Beauty and cosmetics revolve around one organ: the skin. For more than thirty years, L’Oréal has been committed to the in-depth study of the skin through a multidisciplinary approach that brings together biological, in vitro and clinical studies. Until now, the study of how skin ages relied on biophysical and morphological methods. But no more. Tissue is composed of cells that, at the center of chromosomes, host some 25 to 30 thousand genes identified in humans. Each gene is directly in charge of a biological property.
Using the tools of molecular biology, L’Oréal researchers have been able to penetrate deep inside cells, obtaining the keys to understanding their workings and make-up.
With age, it is not our genes that get older, since genetic material does not age. Rather, it is the dermis and epidermis that gradually deteriorate. But why? Slow cell renewal? Local inflammation? A reduced ability for regeneration? Different cases yield different answers, which encourage the development of new active ingredients designed to give skin back its youthful appearance.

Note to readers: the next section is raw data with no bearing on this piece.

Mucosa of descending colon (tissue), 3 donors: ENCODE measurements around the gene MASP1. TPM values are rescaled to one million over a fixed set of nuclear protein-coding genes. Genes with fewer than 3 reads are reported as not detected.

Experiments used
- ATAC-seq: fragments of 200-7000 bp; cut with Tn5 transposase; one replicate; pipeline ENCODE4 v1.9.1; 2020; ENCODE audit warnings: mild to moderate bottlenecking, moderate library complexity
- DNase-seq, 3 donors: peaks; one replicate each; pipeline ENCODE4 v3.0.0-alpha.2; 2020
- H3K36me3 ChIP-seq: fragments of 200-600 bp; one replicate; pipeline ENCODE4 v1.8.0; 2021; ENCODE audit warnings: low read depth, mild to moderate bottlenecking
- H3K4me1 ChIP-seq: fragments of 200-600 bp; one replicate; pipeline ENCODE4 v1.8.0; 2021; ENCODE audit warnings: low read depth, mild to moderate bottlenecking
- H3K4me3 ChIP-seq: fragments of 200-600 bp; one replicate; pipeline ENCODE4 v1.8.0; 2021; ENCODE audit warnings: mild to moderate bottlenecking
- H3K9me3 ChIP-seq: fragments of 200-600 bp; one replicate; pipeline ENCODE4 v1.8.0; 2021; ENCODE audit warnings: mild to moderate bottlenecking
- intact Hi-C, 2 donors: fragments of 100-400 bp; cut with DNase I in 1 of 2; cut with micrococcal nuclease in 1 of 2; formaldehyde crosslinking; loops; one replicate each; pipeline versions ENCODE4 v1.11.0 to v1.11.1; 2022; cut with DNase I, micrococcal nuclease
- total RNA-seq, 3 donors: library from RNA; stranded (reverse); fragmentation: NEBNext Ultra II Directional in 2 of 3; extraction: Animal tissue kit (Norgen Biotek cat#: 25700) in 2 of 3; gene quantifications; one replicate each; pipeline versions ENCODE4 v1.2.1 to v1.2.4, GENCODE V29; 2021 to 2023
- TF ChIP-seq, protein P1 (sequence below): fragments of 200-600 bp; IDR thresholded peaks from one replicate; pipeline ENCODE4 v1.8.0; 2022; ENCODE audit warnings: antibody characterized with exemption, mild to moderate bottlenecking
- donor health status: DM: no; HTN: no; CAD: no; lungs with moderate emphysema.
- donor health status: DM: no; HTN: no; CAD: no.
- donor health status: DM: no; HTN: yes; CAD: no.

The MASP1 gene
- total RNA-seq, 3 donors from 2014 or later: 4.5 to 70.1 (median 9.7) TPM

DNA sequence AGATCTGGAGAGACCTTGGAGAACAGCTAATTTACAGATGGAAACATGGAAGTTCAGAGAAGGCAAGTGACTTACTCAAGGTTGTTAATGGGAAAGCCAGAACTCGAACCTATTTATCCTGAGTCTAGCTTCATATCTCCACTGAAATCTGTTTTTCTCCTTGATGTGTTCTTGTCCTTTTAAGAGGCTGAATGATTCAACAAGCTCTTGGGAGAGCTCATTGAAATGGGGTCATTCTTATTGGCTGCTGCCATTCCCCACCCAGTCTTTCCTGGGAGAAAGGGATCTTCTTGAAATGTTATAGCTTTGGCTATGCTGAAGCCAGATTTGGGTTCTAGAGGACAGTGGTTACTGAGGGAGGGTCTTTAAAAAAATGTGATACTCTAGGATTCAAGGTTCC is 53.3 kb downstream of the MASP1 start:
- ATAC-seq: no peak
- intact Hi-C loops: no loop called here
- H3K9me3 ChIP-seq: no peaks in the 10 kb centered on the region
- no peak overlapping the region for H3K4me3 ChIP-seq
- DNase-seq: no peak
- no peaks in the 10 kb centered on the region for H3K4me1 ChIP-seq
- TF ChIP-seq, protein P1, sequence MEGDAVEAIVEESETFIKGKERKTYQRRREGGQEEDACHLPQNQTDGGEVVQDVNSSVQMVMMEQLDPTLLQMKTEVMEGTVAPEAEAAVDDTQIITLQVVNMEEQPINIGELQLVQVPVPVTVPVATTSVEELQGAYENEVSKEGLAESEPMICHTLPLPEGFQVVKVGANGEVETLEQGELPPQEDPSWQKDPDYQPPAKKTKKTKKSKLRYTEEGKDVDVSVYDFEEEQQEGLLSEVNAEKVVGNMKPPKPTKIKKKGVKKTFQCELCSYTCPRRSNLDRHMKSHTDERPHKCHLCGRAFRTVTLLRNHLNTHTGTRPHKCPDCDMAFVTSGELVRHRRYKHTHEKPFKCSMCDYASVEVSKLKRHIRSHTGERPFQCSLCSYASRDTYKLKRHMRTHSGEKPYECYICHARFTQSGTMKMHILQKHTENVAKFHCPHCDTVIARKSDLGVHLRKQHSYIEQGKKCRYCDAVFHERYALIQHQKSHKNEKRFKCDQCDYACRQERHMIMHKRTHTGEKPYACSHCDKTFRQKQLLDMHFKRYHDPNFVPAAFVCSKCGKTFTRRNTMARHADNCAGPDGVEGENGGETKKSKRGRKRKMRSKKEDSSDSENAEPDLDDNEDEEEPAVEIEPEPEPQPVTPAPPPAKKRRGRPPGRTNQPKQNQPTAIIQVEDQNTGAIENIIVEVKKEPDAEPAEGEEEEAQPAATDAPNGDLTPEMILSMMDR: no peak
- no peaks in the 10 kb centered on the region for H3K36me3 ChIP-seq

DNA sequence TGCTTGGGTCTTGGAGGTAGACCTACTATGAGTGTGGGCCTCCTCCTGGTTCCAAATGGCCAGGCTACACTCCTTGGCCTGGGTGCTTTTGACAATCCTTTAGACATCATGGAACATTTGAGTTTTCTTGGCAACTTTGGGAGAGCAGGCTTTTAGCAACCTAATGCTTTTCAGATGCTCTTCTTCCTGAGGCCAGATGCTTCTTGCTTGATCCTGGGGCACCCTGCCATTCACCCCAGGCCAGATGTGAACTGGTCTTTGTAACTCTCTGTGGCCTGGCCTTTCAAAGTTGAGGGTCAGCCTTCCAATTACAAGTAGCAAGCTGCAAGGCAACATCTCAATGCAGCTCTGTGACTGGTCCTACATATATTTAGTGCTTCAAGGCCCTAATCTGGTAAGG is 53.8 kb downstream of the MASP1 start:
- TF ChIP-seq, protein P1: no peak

First and foremost, transcriptomic studies have shown that the surface of the epidermis has a double response to exfoliation of both young and old skin.
In older subjects, 382 genes modified their expression level within the first 72 hours of epidermal repair; in younger subjects, this was true for 370 genes. Therefore, 198 genes are specific to older skin while 186 are specific to younger skin. Additionally, older skin repairs itself more slowly than younger skin.